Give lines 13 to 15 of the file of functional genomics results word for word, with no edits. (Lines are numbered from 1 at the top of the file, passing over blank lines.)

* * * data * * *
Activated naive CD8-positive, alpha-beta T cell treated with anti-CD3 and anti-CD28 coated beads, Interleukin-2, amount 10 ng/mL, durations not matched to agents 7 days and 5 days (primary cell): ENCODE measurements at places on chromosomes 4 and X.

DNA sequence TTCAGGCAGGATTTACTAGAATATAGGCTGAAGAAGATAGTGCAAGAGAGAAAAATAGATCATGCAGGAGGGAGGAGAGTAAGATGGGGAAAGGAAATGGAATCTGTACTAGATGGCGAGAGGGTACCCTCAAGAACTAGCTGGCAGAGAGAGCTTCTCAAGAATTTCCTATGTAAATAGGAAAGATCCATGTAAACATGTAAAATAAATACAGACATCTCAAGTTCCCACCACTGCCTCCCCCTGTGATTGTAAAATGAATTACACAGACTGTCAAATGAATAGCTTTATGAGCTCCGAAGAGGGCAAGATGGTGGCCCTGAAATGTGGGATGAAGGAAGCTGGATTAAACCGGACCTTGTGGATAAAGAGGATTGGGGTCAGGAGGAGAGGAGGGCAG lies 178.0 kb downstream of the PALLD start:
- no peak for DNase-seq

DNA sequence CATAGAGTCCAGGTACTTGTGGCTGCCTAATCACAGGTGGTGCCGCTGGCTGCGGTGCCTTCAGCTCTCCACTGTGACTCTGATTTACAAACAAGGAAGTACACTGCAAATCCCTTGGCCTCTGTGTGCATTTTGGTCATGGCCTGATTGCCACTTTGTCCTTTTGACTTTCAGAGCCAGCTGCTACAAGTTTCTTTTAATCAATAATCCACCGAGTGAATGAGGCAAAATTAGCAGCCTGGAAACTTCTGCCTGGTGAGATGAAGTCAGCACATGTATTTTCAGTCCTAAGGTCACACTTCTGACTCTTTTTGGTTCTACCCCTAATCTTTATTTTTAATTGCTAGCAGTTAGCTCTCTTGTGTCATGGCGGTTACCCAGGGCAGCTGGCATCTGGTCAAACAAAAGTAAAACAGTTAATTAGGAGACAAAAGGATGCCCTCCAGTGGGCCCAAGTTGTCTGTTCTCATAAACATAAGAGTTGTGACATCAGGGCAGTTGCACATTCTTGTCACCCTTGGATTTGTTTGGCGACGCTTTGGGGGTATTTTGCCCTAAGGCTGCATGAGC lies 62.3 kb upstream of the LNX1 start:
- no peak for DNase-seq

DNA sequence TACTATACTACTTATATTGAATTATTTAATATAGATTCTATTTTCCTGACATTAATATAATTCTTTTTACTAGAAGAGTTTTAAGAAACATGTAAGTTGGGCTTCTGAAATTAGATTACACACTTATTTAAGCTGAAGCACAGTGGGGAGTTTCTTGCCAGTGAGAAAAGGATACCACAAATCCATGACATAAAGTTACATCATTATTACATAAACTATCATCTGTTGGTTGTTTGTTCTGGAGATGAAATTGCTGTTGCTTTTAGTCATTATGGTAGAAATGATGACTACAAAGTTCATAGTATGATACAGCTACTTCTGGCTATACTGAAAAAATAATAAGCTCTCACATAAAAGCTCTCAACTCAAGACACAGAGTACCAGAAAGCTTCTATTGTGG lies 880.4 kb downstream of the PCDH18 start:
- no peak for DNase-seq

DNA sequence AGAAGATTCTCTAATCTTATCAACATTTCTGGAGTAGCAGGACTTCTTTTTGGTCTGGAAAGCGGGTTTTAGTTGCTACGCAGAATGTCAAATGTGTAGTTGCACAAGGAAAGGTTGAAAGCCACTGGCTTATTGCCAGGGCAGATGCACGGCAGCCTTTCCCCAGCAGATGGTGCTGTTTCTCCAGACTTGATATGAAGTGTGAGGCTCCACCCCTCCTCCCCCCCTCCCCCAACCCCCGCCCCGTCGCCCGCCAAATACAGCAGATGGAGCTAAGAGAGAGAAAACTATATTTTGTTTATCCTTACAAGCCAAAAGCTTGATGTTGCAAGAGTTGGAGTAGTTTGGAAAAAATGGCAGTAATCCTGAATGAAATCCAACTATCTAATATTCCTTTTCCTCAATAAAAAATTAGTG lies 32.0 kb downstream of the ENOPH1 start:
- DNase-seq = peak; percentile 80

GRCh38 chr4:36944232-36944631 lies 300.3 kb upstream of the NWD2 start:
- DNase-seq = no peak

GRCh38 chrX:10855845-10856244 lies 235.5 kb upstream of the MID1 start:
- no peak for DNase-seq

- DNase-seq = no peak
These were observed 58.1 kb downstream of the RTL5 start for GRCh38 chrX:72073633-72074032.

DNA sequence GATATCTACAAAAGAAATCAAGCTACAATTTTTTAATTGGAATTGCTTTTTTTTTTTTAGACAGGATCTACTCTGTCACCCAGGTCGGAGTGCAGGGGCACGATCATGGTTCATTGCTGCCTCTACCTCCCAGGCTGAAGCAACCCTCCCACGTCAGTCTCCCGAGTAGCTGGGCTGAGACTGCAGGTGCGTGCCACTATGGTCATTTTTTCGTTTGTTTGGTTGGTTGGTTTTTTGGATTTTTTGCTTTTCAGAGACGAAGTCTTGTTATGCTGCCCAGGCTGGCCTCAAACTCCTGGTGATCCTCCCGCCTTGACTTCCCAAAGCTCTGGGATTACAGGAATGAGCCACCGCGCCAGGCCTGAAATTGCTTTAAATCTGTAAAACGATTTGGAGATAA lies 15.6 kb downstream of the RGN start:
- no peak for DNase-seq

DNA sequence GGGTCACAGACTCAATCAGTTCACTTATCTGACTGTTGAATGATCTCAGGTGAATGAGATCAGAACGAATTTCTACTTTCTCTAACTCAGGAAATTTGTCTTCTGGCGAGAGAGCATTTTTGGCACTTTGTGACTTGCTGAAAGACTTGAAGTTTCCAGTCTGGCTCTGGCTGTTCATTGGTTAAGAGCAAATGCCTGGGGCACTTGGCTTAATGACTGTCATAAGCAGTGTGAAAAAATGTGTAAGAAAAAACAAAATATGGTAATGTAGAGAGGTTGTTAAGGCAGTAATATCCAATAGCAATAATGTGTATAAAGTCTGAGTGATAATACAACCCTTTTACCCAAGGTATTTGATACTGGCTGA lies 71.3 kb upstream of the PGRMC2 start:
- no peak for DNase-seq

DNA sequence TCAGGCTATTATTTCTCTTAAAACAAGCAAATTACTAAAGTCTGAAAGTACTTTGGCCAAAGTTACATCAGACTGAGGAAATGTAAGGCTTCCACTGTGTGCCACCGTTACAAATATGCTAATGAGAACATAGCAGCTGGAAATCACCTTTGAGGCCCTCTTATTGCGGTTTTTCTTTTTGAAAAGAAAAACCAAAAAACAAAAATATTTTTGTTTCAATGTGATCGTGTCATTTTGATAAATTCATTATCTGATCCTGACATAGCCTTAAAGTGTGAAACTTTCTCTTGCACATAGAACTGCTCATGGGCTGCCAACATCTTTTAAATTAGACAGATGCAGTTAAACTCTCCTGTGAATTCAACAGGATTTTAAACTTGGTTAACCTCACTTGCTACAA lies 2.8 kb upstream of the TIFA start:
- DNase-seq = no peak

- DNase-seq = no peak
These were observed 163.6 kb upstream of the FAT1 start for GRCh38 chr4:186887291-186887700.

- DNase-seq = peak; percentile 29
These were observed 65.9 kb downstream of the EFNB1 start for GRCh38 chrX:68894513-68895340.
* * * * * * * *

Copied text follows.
- no peak for DNase-seq

- DNase-seq = no peak
These were observed 58.1 kb downstream of the RTL5 start for GRCh38 chrX:72073633-72074032.